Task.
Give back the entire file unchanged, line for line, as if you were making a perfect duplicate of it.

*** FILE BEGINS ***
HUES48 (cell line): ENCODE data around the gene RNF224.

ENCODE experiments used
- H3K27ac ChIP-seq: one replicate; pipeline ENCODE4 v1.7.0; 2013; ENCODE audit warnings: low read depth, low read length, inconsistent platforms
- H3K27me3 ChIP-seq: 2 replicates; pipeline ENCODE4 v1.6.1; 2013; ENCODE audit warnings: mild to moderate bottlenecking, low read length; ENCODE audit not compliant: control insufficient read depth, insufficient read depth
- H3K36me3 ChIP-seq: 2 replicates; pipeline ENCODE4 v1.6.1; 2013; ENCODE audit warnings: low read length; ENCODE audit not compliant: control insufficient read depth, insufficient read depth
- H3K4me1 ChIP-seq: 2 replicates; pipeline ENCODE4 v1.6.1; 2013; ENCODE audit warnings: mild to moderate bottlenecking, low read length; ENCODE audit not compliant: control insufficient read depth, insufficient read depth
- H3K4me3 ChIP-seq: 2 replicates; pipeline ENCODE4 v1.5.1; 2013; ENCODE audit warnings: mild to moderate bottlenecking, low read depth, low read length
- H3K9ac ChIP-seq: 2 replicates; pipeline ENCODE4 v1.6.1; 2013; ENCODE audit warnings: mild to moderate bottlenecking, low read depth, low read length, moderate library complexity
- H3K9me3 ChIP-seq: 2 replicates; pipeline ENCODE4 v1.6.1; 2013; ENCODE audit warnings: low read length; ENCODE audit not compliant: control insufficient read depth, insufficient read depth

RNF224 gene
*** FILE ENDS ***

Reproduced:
HUES48 (cell line): ENCODE data around the gene RNF224.

ENCODE experiments used
- H3K27ac ChIP-seq: one replicate; pipeline ENCODE4 v1.7.0; 2013; ENCODE audit warnings: low read depth, low read length, inconsistent platforms
- H3K27me3 ChIP-seq: 2 replicates; pipeline ENCODE4 v1.6.1; 2013; ENCODE audit warnings: mild to moderate bottlenecking, low read length; ENCODE audit not compliant: control insufficient read depth, insufficient read depth
- H3K36me3 ChIP-seq: 2 replicates; pipeline ENCODE4 v1.6.1; 2013; ENCODE audit warnings: low read length; ENCODE audit not compliant: control insufficient read depth, insufficient read depth
- H3K4me1 ChIP-seq: 2 replicates; pipeline ENCODE4 v1.6.1; 2013; ENCODE audit warnings: mild to moderate bottlenecking, low read length; ENCODE audit not compliant: control insufficient read depth, insufficient read depth
- H3K4me3 ChIP-seq: 2 replicates; pipeline ENCODE4 v1.5.1; 2013; ENCODE audit warnings: mild to moderate bottlenecking, low read depth, low read length
- H3K9ac ChIP-seq: 2 replicates; pipeline ENCODE4 v1.6.1; 2013; ENCODE audit warnings: mild to moderate bottlenecking, low read depth, low read length, moderate library complexity
- H3K9me3 ChIP-seq: 2 replicates; pipeline ENCODE4 v1.6.1; 2013; ENCODE audit warnings: low read length; ENCODE audit not compliant: control insufficient read depth, insufficient read depth

RNF224 gene